After a long period of economic isolation, Sudan is once again poised to respond to investment opportunities that will enable the country revitalize its economy. This latest move follows the temporary lifting in January 2017 of the twenty-year old economic sanctions introduced in 1997, which may be permanently lifted in July this year depending on performance on certain agreed milestones. This eagerly awaited milestone is one that many believe could mark a watershed in Sudan’s quest for economic stability, recovery and sustainable growth.
Shortly before the global financial crises in 2008-2010, the country ranked among Africa’s fastest growing economies, with an average growth rate of about 7% thanks to the oil boom and concomitant investments in infrastructure, notably in power, roads and telecommunications. The oil-led growth also ranked the country among Africa’s top recipients of foreign direct investment (FDI), which peaked at about USD 3.2 billion in 2007. Sadly, this unprecedented growth momentum was reversed, by the secession of South Sudan in 2011 taking with it over 70% of oil resources, and economic sanctions which reduced economic activity, slowed down aggregate demand and constrained private sector investments.
The expectation that a post-sanctions era may be within sight is welcomed with a deep sigh of relief, not only by the Government and the ‘potentially vibrant’ private sector, but also by development partners, in the hope that this will open up new avenues for unlocking private sector financing to complement development efforts. The expectation is equally high from local populations and civil society, whose hopes for better life have been strengthened by the dwindling internal conflicts that are showing good signs of permanent subsidence, thanks to the AU-mediated peace agreement signed in Addis Ababa in 2016.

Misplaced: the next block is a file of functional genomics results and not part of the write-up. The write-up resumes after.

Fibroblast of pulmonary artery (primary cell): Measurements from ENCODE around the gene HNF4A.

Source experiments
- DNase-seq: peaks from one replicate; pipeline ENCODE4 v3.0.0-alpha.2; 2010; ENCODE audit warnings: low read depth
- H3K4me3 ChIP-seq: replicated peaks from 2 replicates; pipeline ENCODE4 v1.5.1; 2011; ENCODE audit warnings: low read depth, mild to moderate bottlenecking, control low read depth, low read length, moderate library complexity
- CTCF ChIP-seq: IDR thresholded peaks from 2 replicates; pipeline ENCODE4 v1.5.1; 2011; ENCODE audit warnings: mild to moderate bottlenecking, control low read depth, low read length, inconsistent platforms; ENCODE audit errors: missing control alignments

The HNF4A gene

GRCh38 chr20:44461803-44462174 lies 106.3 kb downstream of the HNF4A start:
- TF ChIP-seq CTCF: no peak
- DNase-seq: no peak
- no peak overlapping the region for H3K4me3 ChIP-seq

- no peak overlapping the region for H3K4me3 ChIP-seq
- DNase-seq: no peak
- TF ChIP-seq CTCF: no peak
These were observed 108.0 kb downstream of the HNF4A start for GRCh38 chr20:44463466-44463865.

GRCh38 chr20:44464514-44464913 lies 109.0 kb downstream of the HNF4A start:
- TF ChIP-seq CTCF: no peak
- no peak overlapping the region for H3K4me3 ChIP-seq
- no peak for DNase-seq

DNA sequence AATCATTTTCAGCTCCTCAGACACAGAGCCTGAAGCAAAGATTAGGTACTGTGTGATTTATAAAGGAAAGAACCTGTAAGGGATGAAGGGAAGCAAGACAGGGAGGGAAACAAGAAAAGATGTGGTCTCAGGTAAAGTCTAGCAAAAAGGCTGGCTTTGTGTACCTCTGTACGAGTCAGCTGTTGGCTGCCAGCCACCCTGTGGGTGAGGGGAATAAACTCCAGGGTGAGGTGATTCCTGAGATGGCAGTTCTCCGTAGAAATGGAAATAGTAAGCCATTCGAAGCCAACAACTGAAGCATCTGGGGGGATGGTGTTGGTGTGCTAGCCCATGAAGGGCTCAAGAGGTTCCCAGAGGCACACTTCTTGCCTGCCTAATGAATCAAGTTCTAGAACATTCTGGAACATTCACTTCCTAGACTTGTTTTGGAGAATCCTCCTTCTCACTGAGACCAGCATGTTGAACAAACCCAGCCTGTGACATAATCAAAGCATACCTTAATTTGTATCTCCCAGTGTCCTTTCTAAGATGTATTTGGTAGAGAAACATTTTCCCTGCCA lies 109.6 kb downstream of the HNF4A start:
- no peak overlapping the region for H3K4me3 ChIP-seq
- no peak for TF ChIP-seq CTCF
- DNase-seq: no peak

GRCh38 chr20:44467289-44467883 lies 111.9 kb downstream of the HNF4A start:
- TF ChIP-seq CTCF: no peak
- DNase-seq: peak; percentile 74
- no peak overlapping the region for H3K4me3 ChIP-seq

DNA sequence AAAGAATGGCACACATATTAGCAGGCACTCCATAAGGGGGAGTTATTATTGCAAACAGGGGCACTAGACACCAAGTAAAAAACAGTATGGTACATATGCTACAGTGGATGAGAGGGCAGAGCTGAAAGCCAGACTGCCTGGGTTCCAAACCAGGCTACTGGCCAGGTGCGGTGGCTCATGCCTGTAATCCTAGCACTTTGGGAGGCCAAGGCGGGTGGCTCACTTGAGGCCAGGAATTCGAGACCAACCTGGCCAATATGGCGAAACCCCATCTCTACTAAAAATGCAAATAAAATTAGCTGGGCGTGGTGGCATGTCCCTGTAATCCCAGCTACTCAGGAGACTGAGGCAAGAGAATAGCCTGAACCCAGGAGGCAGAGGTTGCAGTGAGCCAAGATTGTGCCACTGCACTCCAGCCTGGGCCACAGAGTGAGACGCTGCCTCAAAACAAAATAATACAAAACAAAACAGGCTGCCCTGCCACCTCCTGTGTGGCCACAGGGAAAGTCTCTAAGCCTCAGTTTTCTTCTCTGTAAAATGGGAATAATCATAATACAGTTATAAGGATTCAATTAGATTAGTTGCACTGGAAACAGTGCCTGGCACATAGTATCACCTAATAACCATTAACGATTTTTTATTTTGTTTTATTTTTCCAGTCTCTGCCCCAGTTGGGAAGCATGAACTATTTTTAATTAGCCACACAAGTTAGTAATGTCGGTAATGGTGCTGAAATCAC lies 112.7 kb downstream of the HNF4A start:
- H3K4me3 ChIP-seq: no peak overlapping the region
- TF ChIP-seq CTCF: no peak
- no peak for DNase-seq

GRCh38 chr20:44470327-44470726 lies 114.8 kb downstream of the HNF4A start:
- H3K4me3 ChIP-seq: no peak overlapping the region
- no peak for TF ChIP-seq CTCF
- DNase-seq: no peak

Having weathered the storm amid these challenges, the country is heightening dialogue with the Bank to intensify technical work in support of policy and macroeconomic reforms for a rapid reintegration into the global economy. The imperative to accelerate technical work for a possible debt relief under the Heavily Indebted Poor Countries (HIPC) initiative is also recognized, in the hope that a post-sanctions scenario may augur well for HIPC debt relief discussions. Indeed, in the years immediately after South Sudan’s secession (2011-2014), the three intuitions (the AfDB, the World Bank and the IMF) supported Sudan to achieve major technical milestones crucial for HIPC debt relief, though political outreach never took off the ground.Updating the technical work on debt relief remains imperative for Sudan.
In this context, the Bank is playing a lead role in providing technical assistance to the preparation of full Poverty Reduction Strategy Paper (PRSP) with a US$ 3.2 million approved in 2013. A public financial management reform project is also ongoing with a financing of US$34 million that seeks to enhance coordination and improving transparency in the use of public resources. The Bank has also published flagship report on ‘Private Sector-Led Economic Diversification and Development in Sudan’, which delineates the respective roles of the private and public sectors in economic diversification and generating broad-based economic growth. Operationalizing the findings of the report, the Government has established a public-private partnership (PPP) dialogue forum, created a PPP unit and passed PPP legislation. These are important initial steps towards improving the business environment to enable the private sector respond effectively to post-sanctions investment opportunities to revitalize the economy.
* Dr. Abdul B. Kamara is AfDB’s Resident Representative for Sudan; e-mail:firstname.lastname@example.org